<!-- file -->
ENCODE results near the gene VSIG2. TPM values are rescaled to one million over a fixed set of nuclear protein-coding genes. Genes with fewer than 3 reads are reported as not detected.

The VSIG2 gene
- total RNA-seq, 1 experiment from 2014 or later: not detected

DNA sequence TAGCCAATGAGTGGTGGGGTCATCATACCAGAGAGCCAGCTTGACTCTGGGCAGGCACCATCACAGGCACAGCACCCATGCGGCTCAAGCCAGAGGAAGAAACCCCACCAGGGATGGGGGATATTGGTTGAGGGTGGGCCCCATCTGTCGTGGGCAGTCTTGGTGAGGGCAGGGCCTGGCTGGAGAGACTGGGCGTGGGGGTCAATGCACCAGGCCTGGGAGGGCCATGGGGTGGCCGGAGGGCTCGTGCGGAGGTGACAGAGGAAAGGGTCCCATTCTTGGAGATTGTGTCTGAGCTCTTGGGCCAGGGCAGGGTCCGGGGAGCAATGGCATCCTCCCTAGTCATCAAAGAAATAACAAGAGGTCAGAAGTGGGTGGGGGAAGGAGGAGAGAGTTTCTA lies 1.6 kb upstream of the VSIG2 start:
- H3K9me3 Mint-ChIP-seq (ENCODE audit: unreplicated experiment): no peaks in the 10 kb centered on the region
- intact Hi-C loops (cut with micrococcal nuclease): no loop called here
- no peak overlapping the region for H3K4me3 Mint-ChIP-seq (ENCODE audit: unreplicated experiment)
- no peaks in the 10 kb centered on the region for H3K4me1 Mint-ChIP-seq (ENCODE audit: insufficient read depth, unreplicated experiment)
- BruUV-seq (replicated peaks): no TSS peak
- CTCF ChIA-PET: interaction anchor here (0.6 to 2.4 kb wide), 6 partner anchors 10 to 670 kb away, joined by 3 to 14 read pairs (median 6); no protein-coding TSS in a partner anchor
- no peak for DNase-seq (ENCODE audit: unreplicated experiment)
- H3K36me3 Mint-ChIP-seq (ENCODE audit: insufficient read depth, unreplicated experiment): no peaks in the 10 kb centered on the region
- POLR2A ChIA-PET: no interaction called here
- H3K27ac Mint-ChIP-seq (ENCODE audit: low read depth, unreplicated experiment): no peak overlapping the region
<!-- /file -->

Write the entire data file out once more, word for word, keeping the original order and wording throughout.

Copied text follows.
ENCODE results near the gene VSIG2. TPM values are rescaled to one million over a fixed set of nuclear protein-coding genes. Genes with fewer than 3 reads are reported as not detected.

The VSIG2 gene
- total RNA-seq, 1 experiment from 2014 or later: not detected

DNA sequence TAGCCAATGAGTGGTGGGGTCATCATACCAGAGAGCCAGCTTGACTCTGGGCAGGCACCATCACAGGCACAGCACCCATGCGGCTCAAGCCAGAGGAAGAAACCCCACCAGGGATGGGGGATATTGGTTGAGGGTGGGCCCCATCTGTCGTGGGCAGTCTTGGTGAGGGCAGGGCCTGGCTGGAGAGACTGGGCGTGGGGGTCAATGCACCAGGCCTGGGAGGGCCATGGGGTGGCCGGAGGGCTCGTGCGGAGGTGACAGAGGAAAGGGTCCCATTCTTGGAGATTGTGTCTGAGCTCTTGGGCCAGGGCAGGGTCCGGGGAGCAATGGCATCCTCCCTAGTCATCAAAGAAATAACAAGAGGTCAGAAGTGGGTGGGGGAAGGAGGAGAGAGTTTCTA lies 1.6 kb upstream of the VSIG2 start:
- H3K9me3 Mint-ChIP-seq (ENCODE audit: unreplicated experiment): no peaks in the 10 kb centered on the region
- intact Hi-C loops (cut with micrococcal nuclease): no loop called here
- no peak overlapping the region for H3K4me3 Mint-ChIP-seq (ENCODE audit: unreplicated experiment)
- no peaks in the 10 kb centered on the region for H3K4me1 Mint-ChIP-seq (ENCODE audit: insufficient read depth, unreplicated experiment)
- BruUV-seq (replicated peaks): no TSS peak
- CTCF ChIA-PET: interaction anchor here (0.6 to 2.4 kb wide), 6 partner anchors 10 to 670 kb away, joined by 3 to 14 read pairs (median 6); no protein-coding TSS in a partner anchor
- no peak for DNase-seq (ENCODE audit: unreplicated experiment)
- H3K36me3 Mint-ChIP-seq (ENCODE audit: insufficient read depth, unreplicated experiment): no peaks in the 10 kb centered on the region
- POLR2A ChIA-PET: no interaction called here
- H3K27ac Mint-ChIP-seq (ENCODE audit: low read depth, unreplicated experiment): no peak overlapping the region